A proposal to re-engage students not attending high school
Our Mission: To create a learning environment that enables students who are overage and under-credited to re-engage in education, design a personalized plan for accelerated progress toward graduation, and chart a path for success after high school.
We have the vision that every student should finish high school prepared for a bright future. To be successful, students must rediscover their voice within the community, their identity as lifelong learners, and their goals to continue their educations and pursue rewarding careers.
We believe that change is not easy and that every students needs to participate in a precedent setting re-entry program in order to reset their expectations for achievement.
We empower students to define their own credit recovery plans based on their learning styles, program flexibility, and decision support systems.
We know that educational opportunities and mentoring experiences extend beyond the school walls and seek partners for virtual learning, dual enrollment in college, community service, and workplace training.
Together, we value diversity within our academic village and approach one another with a tone of decency, respect, and the presumption of good intentions. We strive to meet the needs of each student as an individual while celebrating success as a community.
Essential Aspects of the Program
The new high school or program will re-engage students and facilitate their successful completion of high school through
- A unique full-immersion entry period for resetting expectations for student achievement,
- A student-specific learning plan for accelerated progress to graduation, and
- Advisory programs to enable students to reinvent themselves and facilitate decision-making.
Students will rediscover their voice within the community and their identity as lifelong learners. Each will graduate with access to continuing education and aspirations for a rewarding career.
Initially, academic programs would comprise short cycles of full-time immersion in a content area. Each curriculum would be tailored for remediation and comprehensiveness to meet the needs of students. In addition to attending classes, students would have the option of spending part of each day either pursuing online course work and independent assignments or getting more individual instruction in a skills lab environment. Diagnostic testing for learning issues or knowledge gaps would inform instruction as well.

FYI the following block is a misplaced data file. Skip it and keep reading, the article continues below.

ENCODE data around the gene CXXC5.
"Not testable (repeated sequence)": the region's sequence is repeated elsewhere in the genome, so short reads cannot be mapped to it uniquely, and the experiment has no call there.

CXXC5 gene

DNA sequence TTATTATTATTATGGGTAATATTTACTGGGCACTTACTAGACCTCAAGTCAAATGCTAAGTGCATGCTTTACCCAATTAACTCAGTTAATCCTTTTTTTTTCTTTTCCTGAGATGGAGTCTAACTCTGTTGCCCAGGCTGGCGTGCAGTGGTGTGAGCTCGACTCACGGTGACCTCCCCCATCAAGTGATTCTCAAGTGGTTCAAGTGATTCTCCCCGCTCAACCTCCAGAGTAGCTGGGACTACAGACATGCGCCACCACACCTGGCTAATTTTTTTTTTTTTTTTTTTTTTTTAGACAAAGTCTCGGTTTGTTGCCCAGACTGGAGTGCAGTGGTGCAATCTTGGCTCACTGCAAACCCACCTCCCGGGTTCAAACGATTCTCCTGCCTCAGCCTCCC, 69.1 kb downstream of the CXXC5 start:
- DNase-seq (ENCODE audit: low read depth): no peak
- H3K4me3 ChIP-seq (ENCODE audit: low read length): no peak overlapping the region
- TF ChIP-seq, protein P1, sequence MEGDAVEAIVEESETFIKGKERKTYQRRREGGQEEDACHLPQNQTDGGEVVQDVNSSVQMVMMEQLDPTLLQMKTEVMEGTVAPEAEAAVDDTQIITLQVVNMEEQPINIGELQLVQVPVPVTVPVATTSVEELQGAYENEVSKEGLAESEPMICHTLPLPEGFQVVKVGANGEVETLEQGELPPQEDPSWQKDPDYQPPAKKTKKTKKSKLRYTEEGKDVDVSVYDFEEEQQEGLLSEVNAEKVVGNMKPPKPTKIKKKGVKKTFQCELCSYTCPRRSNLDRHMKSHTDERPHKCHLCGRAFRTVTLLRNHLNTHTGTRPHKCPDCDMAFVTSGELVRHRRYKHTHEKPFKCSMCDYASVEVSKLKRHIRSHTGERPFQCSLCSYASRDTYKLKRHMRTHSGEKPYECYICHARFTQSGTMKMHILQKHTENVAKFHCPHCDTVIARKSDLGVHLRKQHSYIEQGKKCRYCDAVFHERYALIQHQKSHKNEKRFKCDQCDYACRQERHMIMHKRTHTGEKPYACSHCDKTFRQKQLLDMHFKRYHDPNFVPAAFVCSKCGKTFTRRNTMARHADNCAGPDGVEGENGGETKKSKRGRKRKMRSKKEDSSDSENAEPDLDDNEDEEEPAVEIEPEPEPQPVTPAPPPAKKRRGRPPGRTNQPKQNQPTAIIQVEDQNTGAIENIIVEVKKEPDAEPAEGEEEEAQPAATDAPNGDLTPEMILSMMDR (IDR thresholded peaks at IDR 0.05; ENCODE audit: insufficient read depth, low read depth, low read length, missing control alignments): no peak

Students who have been caught up in failure cycles need multiple opportunities for success early in the change process. Compact course modules allow then to accumulate credits relatively quickly and to experience deeper understanding of content that once mystified them. From an instructional perspective, content focus allows for greater flexibility and creativity within the curriculum while meeting specific learning needs.
Once students have developed new patterns for engagement in learning, they would have the option to modify their schedules to define course sequences, expand the curriculum, or pursue offsite learning opportunities. Ownership of their educations will be crucial for student success in this phase. Advisors would facilitate program development by helping students create pacing plans and apply for alternative learning options. Each course would be offered in at least two levels of intensity.
The Advisory program would address issues of identity, voice, and goal setting. Students who have stopped attending school demonstrate a paradoxical mix of leadership and inertia. Often, they have acted decisively and against the advice of others based on a limited view of their possibilities, choosing isolation and academic failure as self-fulfilling prophecies. The goal of the Advisory would be to allow the students to see themselves as leaders while giving them a way to find their voices back in a school community. Small group activities would give students opportunities to experience empowerment and seek a broader range of possibilities from which to make decisions, especially when they feel themselves shutting down. As their credits accumulate, students would shift their focus to plans for school and work after graduation.